This speaker ROCKS! This speaker plays music with all the chutzpah a good speaker should deliver! Whether I play CDs or LPs, Chamber music, small Jazz combos, single female vocalists, male vocalists, heck… when I played a Direct Grace LP of Bill Frisell and Doug Wamble, the feel of the guitar hit my chest. Playing any CD or LP with big bass passages, I was as impressed as any music buff could be. I love trying silly things with equipment, and surely it will get me into trouble some day, but I just had to see what these speakers could do with a low-Watt tube amp… it was a burning desire. Obviously, I do not recommend for anyone to do anything as silly and what actually may prove harmful to your equipment. Driving these speakers with an amp that has the cajones the Monarchy amps have is a no-brainer. What is surprising is how little bass slam was lost with an amp with only 10 watts! I really don't think I would have noticed if I hadn't first heard what these speakers do on the bottom end of the musical spectrum with the 100 Watt Monarchy amps. The solid state Monarchy SE Deluxe amps were a gorgeous match for these speakers.

As stated, and as I always do, I played many different types of music through these speakers. And therein lays the beauty to the Jaton AV-803s. The base, with its piano black finish; the speaker, literally glowing with the beauty of the finish made anyone and everyone who walked into my listening room comment upon just how gorgeous these speakers look, and thankfully, once broken in, they sounded even better than they looked.

Can they reach the subterranean levels that my powered subs deliver in my 15' x 28' room? Well, if you're going to complain then you must have been raised in the New York Subway system. I believe the Infinity speakers may reach a tad bit lower, but just by the room left by the guy in front of you at 5:00 on Friday night on any city's main freeway.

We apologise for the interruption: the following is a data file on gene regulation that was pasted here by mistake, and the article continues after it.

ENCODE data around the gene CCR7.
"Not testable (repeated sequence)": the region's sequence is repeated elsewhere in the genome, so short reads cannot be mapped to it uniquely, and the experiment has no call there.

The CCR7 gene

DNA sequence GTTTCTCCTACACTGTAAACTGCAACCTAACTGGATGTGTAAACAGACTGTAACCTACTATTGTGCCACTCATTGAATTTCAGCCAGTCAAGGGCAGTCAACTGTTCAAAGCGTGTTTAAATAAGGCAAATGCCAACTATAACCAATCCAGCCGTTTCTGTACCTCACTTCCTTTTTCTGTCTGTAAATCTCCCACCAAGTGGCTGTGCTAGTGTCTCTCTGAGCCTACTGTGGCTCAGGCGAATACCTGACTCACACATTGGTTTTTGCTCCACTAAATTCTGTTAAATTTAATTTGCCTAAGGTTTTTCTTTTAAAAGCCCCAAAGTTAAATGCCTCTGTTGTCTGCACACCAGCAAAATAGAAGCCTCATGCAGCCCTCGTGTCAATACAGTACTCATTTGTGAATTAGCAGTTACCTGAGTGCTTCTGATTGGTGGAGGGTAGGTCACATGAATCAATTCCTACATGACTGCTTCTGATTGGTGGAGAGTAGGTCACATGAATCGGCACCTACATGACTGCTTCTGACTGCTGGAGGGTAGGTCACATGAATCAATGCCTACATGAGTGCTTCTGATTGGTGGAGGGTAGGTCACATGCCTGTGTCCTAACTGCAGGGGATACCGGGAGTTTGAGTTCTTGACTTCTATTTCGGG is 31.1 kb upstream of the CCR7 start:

I was jealous, but just by that same minute amount, of where the treble reached with the REAL speaker. I expected a ribbon tweeter to beam a bit, but I felt no great wrongs being perpetrated by the ribbon tweeter, just the slightest bit of harshness and I attributed that to placement (I never did get anyone to toe them in or out for me). Extreme top-end string sounds were smooth with no bothersome harshness. If these speakers erred noticeably, it was in the width and depth of the soundstage, but I've been listening to 5" baffles for a very long time, have reviewed a number of speakers with 5" baffles and let's face it, a skinny box speaker, at least in my listening room with my equipment, throws a soundstage that reaches into infinite space. The much wider front of the REAL seems to limit the stage somewhat, but again, that's in my room with my equipment, and without assurance that I had the toe-in fully dialed in.

Linda Ronstadt's CD We Ran (UPC 07559622062) from waaaaaay back in '98 in the last century brought me right back to the days of when I fell in love/lust with Linda many years before. Thankfully, with people getting rid of CDs now as they load their digital doohickies with their favorite music, I'm finding CDs I would not have bought at great prices. (Where have we heard that before?!) Her voice is just as beautiful as her roller skating days.